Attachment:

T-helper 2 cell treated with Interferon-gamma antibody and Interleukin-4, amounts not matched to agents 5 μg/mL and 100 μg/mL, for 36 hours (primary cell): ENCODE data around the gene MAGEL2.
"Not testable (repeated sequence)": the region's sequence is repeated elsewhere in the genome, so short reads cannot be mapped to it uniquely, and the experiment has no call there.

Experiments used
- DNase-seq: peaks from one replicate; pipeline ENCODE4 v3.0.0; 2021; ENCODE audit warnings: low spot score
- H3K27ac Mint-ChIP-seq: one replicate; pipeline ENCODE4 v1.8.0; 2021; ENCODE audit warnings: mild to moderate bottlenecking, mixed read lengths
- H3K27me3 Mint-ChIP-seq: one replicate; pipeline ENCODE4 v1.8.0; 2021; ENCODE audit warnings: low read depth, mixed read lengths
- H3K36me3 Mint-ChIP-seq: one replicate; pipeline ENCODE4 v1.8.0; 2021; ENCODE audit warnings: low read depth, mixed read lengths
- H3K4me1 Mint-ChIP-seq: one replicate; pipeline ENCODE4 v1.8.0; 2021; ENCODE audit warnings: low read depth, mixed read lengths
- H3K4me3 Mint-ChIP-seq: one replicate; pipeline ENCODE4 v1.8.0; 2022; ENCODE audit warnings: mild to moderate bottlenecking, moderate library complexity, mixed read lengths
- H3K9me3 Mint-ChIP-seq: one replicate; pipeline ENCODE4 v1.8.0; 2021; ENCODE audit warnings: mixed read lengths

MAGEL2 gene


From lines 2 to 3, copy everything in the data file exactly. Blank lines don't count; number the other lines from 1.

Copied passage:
"Not testable (repeated sequence)": the region's sequence is repeated elsewhere in the genome, so short reads cannot be mapped to it uniquely, and the experiment has no call there.

Experiments used